French protesters ask Macron not to sign off on an immigration law with a far-right footprint

French protesters ask Macron not to sign off on an immigration law with a far-right footprint

PARIS (AP) — Tens of thousands of people marched in the streets of cities across France on Sunday to call on President Emmanuel Macron not to sign into law tough new legislation on immigration that they say bears the footprint of the far right and betrays French values.

According to the Interior Ministry, 75,000 people took part across the country, with 16,000 protesters turning out in Paris. The hard-left CGT union put the number of protesters nationwide at 150,000.

The timing of the protests was critical, coming four days before the Constitutional Council decides on Thursday whether all articles in the law — passed in December — conform with the French Constitution.

The bill strengthens France’s ability to deport foreigners considered undesirable and makes it tougher for foreigners to take advantage of social welfare, among other measures.

The protest was called by 200 figures from various sectors, including the arts and the unions. The law “was written under the dictate of the merchants of hate who dream of imposing on France their project of ‘national preference,’” the signatories of the call to march wrote.

National preference, under which the French, not foreigners, should profit from the riches of the land, has long been the rallying cry of the far-right National Rally party.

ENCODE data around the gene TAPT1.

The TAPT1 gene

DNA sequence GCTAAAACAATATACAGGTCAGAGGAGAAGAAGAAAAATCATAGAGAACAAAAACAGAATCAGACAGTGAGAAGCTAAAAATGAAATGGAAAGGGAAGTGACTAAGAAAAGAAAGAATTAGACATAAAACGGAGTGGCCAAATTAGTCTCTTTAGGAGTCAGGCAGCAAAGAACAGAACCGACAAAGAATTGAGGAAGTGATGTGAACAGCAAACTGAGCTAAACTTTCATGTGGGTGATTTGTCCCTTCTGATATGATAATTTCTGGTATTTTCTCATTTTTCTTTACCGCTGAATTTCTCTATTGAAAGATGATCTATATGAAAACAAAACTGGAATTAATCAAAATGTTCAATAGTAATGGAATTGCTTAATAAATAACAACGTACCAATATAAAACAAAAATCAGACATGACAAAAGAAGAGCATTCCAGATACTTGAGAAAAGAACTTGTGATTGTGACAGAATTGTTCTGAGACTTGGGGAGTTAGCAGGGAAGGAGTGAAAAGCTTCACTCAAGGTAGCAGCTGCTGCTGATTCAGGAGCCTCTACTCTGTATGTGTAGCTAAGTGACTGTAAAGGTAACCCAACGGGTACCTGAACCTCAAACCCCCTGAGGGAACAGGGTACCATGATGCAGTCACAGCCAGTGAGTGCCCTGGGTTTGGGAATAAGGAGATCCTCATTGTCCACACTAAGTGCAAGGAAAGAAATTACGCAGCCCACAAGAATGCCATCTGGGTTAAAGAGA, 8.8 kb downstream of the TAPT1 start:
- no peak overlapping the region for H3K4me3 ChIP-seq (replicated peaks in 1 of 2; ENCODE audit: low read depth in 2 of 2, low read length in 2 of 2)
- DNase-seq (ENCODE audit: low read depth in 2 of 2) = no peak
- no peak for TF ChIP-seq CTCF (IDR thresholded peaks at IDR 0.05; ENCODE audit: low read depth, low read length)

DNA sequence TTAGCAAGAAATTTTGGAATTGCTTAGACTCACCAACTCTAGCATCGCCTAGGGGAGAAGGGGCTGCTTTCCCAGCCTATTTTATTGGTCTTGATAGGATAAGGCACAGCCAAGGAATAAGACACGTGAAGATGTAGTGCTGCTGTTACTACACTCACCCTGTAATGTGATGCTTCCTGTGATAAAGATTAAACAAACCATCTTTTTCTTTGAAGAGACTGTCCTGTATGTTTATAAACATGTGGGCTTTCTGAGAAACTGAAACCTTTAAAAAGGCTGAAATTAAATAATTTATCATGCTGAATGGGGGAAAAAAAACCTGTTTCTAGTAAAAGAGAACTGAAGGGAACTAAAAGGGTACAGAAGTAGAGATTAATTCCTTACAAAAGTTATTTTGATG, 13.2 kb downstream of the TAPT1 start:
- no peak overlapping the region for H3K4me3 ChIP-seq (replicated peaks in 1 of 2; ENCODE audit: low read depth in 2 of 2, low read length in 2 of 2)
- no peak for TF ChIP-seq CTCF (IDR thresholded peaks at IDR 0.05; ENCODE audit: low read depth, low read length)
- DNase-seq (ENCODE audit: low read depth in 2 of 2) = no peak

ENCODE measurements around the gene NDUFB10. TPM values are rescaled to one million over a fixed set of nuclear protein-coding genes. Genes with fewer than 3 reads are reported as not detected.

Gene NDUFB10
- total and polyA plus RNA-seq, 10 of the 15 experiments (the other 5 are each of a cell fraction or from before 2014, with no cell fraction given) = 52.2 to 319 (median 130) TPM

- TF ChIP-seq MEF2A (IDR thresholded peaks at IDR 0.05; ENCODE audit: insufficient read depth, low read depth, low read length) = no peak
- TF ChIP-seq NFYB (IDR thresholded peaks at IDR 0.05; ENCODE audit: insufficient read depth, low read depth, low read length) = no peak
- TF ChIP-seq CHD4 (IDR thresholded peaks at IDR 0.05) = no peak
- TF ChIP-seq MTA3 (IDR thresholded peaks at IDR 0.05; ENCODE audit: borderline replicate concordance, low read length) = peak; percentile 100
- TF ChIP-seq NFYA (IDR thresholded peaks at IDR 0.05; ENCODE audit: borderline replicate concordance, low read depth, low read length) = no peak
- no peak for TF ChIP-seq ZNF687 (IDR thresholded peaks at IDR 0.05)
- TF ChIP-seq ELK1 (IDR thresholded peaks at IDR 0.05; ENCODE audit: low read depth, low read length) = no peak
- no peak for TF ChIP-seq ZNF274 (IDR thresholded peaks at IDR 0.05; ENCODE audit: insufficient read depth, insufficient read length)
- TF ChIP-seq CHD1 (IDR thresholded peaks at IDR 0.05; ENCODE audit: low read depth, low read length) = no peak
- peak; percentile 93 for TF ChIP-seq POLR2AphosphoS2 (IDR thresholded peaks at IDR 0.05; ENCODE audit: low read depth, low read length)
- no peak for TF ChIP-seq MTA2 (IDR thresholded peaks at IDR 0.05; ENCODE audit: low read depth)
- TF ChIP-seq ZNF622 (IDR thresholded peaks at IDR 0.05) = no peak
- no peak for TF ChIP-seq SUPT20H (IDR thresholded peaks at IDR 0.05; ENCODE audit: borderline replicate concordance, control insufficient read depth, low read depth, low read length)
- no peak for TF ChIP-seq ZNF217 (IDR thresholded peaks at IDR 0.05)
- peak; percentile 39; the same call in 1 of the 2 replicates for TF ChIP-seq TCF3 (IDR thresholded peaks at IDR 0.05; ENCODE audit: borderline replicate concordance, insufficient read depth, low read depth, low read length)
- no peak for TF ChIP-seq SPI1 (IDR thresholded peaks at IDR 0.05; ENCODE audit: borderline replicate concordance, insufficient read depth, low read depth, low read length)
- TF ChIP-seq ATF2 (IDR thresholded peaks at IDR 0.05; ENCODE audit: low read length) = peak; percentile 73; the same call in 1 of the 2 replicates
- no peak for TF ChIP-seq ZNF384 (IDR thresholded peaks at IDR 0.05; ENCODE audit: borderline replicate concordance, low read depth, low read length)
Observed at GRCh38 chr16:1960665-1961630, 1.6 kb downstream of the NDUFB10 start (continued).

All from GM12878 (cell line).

Macron backed the law in its tortuous course through parliament, but, in an unusual twist, has said that some articles appear unconstitutional. Le Monde newspaper recently quoted an unnamed Interior Ministry official as saying that “a good dozen” of articles could be struck down by the Constitutional Council.

Some articles of the law make it more difficult to bring family members to France, for instance, an applicant trying to join their spouse will have to show knowledge of the French language. The court is also likely to scrutinize tougher standards for receiving social services and housing or re-establishing a law done away with in 2012 that makes it illegal for a foreigner to be in France without residence papers.

The immigration law reflects what appears to be centrist Macron’s most recent effort to tilt the government to the right, notably ahead of European elections in June with the far right bounding forward in popularity, according to polls.

Also on the horizon is the possibility of a victory in 2027 presidential elections by National Rally leader Marine Le Pen. After two presidential mandates, Macron will not be in the running.

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